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New Orleans, LA – Tiffany Niemoller, a 5th year MD/PhD student at LSU Health Sciences Center New Orleans Schools of Medicine and Graduate Studies, has been awarded a grant in the amount of $148,480 over four years by the National Institute on Aging of the National Institutes of Health. A training grant for individual predoctoral students, the Ruth L. Kirschstein National Research Service Award is an individual fellowship (F30) is given to "promising applicants with the potential to become productive, independent, highly trained physician-scientists." It is a very competitive grant. The project is being supported with funds from the American Recovery and Reinvestment Act.

Niemoller is working with Dr. Nicolas Bazan, Boyd Professor and Director, at the LSUHSC Neuroscience Center of Excellence. She is investigating potential therapeutic uses of novel omega-3 fatty acid derivatives in experimental stroke. Injuries like stroke affect the brain’s ability to communicate which it does through signaling by chemicals messengers. Niemoller has identified new mechanisms by which omega-3 fatty acids influence cascades of pro-survival protein signaling. Her goal is to define these interactions and characterize their therapeutic potential specifically for the aging brain after stroke.

According to the National Institutes of Health, each year in the United States, there are more than 780,000 strokes. Stroke is the third leading cause of death in the country and causes more serious long-term disabilities than any other disease. Nearly three-quarters of all strokes occur in people over the age of 65 and the risk of having a stroke more than doubles each decade after the age of 55. Stroke places a major health burden on our society in terms of mortality, morbidity and economic costs. The National Stroke Association estimates stroke costs the U.S. about $43 billion a year. Direct costs for medical care and therapy average $28 billion a year. The average cost per patient for the first 90 days after a stroke is $15,000 although 10 percent of those cases exceed $35,000.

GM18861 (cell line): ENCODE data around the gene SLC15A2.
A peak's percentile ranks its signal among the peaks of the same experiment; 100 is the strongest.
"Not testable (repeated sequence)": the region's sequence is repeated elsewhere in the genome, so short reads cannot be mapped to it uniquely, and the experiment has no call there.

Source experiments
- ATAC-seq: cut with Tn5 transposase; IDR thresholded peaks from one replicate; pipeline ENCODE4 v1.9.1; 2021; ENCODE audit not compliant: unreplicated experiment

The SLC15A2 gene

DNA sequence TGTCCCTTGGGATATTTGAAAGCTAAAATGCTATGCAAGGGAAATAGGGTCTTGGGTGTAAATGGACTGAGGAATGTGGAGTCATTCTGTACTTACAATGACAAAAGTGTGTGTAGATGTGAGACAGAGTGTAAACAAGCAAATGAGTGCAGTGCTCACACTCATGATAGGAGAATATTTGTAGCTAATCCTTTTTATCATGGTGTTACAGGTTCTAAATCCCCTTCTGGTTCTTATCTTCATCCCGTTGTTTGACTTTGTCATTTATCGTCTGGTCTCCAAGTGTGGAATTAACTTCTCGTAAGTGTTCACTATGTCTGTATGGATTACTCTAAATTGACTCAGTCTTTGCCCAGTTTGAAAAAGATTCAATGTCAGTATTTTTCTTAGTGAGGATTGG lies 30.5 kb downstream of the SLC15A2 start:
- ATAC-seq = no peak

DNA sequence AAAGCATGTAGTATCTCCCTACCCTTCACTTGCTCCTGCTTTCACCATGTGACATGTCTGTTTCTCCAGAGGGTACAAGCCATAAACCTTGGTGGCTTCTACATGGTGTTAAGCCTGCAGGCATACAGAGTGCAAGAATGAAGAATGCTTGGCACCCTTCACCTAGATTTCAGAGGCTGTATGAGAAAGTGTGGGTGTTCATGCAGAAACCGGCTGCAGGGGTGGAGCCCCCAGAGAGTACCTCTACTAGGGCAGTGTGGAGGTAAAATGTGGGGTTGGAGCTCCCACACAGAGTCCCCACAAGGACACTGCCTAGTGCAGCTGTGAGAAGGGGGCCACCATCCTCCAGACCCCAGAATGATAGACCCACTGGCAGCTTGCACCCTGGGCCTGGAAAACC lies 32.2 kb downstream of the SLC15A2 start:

"Tiffany is a very bright and talented medical student also working on a doctorate who came to LSU Health Sciences Center after she distinguished herself at the University of California Berkeley," said Dr. Nicolas Bazan, Boyd Professor and Director of the Neuroscience Center of Excellence at LSU Health Sciences Center New Orleans. "It’s remarkable how she has grasped an extremely complex research project and has already advanced knowledge about these signals that are decisive in whether brains cells live or die after stroke. Even at this young stage of her career, she is making a difference."


LSU Health Sciences Center New Orleans educates the majority of Louisiana’s health care professionals. The state’s academic health leader, LSUHSC comprises a School of Medicine, the state’s only School of Dentistry, Louisiana’s only public School of Public Health, Schools of Allied Health Professions and Graduate Studies, as well as the only School of Nursing in Louisiana within an academic health center. LSUHSC faculty take care of patients in public and private hospitals and clinics throughout Louisiana. In the vanguard of biosciences research in a number of areas worldwide, LSUHSC faculty have made lifesaving discoveries and continue to work to prevent, treat, or cure disease. LSUHSC outreach programs span the state.

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